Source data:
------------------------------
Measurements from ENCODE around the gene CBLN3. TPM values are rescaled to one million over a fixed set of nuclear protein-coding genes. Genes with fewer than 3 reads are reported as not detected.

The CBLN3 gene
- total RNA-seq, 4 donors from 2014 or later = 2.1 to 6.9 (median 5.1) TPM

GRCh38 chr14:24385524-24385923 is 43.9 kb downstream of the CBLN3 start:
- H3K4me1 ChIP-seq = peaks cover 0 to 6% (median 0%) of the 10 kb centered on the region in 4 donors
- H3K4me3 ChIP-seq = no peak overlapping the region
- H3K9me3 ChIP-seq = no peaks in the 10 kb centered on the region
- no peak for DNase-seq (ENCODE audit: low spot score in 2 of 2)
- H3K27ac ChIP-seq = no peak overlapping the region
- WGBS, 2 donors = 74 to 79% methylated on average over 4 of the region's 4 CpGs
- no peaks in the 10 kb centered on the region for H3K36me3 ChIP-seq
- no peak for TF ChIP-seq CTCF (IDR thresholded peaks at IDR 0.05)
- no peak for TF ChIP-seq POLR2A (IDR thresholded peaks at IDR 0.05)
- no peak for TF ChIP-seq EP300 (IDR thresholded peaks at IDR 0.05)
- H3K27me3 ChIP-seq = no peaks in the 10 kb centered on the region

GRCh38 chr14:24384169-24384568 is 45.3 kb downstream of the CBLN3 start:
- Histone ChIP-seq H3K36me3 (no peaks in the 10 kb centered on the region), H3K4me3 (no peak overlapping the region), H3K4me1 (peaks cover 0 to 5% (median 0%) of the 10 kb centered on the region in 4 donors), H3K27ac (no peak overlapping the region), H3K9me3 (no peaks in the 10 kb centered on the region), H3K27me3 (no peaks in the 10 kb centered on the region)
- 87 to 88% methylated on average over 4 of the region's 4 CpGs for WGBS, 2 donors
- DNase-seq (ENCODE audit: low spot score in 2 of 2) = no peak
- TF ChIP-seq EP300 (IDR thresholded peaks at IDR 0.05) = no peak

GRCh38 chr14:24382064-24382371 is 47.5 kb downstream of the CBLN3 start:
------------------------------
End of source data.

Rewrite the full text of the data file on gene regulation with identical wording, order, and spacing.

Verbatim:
Measurements from ENCODE around the gene CBLN3. TPM values are rescaled to one million over a fixed set of nuclear protein-coding genes. Genes with fewer than 3 reads are reported as not detected.

The CBLN3 gene
- total RNA-seq, 4 donors from 2014 or later = 2.1 to 6.9 (median 5.1) TPM

GRCh38 chr14:24385524-24385923 is 43.9 kb downstream of the CBLN3 start:
- H3K4me1 ChIP-seq = peaks cover 0 to 6% (median 0%) of the 10 kb centered on the region in 4 donors
- H3K4me3 ChIP-seq = no peak overlapping the region
- H3K9me3 ChIP-seq = no peaks in the 10 kb centered on the region
- no peak for DNase-seq (ENCODE audit: low spot score in 2 of 2)
- H3K27ac ChIP-seq = no peak overlapping the region
- WGBS, 2 donors = 74 to 79% methylated on average over 4 of the region's 4 CpGs
- no peaks in the 10 kb centered on the region for H3K36me3 ChIP-seq
- no peak for TF ChIP-seq CTCF (IDR thresholded peaks at IDR 0.05)
- no peak for TF ChIP-seq POLR2A (IDR thresholded peaks at IDR 0.05)
- no peak for TF ChIP-seq EP300 (IDR thresholded peaks at IDR 0.05)
- H3K27me3 ChIP-seq = no peaks in the 10 kb centered on the region

GRCh38 chr14:24384169-24384568 is 45.3 kb downstream of the CBLN3 start:
- Histone ChIP-seq H3K36me3 (no peaks in the 10 kb centered on the region), H3K4me3 (no peak overlapping the region), H3K4me1 (peaks cover 0 to 5% (median 0%) of the 10 kb centered on the region in 4 donors), H3K27ac (no peak overlapping the region), H3K9me3 (no peaks in the 10 kb centered on the region), H3K27me3 (no peaks in the 10 kb centered on the region)
- 87 to 88% methylated on average over 4 of the region's 4 CpGs for WGBS, 2 donors
- DNase-seq (ENCODE audit: low spot score in 2 of 2) = no peak
- TF ChIP-seq EP300 (IDR thresholded peaks at IDR 0.05) = no peak

GRCh38 chr14:24382064-24382371 is 47.5 kb downstream of the CBLN3 start: